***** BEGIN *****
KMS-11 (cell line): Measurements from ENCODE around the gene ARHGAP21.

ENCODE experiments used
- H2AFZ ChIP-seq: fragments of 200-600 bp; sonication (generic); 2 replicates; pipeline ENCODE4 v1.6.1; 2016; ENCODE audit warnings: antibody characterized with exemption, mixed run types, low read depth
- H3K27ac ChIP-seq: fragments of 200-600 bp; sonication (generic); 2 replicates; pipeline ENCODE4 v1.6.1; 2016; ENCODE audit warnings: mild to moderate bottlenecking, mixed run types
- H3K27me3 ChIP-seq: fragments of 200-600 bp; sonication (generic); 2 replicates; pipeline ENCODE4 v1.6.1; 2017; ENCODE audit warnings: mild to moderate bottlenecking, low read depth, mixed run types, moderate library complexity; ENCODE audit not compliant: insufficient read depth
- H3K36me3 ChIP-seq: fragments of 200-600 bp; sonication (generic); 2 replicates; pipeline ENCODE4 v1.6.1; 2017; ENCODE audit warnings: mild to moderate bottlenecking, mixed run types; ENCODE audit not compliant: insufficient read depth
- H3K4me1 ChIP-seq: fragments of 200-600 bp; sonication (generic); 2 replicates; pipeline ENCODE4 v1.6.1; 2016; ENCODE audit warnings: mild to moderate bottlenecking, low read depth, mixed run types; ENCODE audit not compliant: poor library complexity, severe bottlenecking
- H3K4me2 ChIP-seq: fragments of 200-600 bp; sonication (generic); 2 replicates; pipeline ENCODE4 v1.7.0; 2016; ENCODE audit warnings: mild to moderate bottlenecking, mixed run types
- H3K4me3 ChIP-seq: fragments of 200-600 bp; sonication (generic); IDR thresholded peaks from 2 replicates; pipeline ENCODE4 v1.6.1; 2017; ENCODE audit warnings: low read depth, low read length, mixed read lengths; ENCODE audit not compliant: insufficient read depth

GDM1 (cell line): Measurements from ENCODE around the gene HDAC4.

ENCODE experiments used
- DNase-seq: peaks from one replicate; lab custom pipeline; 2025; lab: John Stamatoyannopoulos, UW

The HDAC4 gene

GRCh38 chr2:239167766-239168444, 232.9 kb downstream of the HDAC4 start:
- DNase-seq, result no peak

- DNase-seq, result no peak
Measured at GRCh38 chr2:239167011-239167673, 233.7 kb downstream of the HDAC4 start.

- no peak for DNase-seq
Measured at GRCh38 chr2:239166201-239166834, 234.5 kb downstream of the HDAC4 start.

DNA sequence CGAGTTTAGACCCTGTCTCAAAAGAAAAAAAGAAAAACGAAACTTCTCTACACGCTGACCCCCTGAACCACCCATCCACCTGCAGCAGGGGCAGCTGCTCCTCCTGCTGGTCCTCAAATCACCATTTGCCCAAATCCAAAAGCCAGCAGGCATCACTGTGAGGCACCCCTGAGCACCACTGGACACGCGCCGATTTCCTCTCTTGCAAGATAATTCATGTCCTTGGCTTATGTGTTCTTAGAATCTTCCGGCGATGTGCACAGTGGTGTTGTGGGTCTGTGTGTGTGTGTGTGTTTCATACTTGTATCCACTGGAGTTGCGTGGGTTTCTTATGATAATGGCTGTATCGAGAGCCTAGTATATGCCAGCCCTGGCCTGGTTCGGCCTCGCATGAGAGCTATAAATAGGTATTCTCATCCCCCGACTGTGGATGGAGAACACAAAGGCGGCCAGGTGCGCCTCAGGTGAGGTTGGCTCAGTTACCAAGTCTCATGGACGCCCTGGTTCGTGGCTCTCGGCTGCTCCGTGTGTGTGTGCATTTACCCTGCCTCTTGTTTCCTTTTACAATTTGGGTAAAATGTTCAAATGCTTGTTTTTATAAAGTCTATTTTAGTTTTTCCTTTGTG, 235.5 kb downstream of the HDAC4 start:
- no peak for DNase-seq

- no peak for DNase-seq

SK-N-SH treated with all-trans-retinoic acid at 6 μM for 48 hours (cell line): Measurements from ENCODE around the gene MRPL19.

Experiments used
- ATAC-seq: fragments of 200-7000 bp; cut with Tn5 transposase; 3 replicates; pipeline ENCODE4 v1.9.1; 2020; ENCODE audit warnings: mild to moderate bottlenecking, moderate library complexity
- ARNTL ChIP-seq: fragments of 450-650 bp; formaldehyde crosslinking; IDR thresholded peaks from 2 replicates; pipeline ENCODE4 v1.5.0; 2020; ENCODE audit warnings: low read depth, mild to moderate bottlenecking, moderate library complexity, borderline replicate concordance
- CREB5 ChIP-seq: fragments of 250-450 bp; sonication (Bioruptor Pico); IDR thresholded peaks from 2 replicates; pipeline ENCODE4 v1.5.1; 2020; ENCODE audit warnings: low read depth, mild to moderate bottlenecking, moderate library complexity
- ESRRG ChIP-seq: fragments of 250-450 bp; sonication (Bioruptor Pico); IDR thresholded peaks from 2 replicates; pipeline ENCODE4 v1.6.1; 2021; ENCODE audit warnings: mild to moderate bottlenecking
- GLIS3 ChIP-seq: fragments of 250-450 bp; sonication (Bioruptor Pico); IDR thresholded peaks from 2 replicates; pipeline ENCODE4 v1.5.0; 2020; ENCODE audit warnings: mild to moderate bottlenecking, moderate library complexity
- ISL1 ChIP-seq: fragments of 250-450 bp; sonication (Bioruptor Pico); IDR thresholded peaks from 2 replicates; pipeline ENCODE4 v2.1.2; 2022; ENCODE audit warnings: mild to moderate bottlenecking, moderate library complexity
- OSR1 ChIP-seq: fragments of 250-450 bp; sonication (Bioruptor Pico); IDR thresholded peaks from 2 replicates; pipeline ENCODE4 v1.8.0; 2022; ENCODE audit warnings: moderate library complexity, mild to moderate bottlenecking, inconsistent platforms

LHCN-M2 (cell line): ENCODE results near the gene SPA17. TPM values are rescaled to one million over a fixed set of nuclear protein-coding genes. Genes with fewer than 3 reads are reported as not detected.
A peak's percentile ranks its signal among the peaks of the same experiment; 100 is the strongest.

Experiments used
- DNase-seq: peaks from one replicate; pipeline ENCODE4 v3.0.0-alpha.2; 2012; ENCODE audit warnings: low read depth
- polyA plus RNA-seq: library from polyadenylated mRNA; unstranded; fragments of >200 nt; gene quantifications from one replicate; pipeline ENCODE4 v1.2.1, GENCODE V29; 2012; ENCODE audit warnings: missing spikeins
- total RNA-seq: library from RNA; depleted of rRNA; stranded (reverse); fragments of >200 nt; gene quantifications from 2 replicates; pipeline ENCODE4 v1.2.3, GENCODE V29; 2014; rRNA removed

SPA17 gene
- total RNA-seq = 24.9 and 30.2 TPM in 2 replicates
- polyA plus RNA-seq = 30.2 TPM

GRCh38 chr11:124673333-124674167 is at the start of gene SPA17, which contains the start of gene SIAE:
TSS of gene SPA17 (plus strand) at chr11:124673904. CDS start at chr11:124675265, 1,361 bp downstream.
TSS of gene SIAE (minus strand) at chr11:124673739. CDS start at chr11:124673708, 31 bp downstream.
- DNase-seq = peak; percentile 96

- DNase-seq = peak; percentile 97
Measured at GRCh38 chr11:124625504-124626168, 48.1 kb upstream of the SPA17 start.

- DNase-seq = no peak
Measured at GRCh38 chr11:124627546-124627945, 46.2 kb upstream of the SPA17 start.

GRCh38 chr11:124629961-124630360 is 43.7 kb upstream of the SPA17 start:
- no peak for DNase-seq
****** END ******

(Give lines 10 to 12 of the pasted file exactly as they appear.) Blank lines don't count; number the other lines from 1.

GDM1 (cell line): Measurements from ENCODE around the gene HDAC4.

ENCODE experiments used
- DNase-seq: peaks from one replicate; lab custom pipeline; 2025; lab: John Stamatoyannopoulos, UW